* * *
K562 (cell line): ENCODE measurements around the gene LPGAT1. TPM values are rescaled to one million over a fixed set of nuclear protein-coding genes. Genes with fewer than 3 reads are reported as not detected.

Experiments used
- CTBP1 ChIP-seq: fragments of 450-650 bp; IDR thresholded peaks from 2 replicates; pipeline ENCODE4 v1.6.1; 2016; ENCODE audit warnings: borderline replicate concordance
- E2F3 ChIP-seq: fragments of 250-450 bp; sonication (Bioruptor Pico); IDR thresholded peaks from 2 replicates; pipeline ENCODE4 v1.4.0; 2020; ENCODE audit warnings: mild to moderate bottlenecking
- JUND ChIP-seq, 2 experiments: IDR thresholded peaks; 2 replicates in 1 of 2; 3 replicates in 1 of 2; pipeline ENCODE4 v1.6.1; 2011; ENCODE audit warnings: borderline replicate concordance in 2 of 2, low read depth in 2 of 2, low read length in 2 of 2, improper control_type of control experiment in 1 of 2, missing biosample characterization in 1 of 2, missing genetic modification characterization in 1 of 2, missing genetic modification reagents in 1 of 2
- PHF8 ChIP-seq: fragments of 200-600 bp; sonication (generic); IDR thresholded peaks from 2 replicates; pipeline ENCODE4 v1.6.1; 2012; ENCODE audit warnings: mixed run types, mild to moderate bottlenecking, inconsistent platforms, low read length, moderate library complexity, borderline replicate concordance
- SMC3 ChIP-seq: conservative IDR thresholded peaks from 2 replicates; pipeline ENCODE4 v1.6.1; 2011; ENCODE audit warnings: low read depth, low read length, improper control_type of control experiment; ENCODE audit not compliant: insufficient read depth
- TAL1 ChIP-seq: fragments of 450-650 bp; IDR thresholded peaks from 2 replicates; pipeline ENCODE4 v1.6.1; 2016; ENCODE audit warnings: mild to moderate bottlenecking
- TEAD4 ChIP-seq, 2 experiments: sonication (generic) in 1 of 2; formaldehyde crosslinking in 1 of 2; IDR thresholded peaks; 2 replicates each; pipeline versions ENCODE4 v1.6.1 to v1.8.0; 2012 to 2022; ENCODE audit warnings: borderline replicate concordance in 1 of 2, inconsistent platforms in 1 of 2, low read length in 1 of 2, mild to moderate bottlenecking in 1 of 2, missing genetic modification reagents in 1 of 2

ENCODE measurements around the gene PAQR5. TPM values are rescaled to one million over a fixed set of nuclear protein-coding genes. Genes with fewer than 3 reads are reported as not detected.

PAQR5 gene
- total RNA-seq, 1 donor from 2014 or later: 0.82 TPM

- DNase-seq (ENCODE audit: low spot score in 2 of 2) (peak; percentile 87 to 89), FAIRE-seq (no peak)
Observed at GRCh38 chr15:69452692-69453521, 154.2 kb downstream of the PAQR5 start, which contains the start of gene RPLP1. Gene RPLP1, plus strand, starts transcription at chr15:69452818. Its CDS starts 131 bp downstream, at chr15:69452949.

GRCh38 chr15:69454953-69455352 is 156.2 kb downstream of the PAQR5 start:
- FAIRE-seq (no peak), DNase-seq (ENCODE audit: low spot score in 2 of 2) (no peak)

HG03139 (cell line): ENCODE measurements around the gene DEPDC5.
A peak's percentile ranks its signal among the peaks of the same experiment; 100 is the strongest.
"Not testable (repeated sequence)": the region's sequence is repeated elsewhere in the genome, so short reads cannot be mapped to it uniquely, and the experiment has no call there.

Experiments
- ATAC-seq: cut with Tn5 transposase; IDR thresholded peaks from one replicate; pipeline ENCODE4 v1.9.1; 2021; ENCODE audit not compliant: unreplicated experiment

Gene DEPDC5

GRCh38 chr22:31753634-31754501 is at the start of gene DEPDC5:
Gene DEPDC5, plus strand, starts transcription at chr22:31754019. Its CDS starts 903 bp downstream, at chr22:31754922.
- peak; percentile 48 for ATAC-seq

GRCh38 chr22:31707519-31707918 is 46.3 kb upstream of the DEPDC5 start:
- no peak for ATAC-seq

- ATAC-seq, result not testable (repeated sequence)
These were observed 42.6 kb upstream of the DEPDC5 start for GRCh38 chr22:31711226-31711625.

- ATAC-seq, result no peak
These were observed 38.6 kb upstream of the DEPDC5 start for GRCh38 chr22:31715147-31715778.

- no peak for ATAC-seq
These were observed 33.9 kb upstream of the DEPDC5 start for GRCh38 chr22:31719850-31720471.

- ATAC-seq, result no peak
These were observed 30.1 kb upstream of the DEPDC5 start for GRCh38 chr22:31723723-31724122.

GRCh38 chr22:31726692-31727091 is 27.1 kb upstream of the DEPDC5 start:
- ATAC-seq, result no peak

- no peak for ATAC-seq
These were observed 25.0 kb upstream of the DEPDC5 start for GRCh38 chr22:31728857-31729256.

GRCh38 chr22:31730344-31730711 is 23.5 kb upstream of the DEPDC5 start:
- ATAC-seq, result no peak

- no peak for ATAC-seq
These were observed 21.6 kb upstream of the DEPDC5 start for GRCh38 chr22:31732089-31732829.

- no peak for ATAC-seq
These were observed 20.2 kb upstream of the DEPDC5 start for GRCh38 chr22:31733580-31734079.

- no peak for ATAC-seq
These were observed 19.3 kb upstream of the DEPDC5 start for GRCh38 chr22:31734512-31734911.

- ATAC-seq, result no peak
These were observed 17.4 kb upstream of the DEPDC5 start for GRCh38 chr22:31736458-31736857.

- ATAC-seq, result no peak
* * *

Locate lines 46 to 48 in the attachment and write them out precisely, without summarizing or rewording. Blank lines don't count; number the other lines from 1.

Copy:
- no peak for ATAC-seq
These were observed 19.3 kb upstream of the DEPDC5 start for GRCh38 chr22:31734512-31734911.

- ATAC-seq, result no peak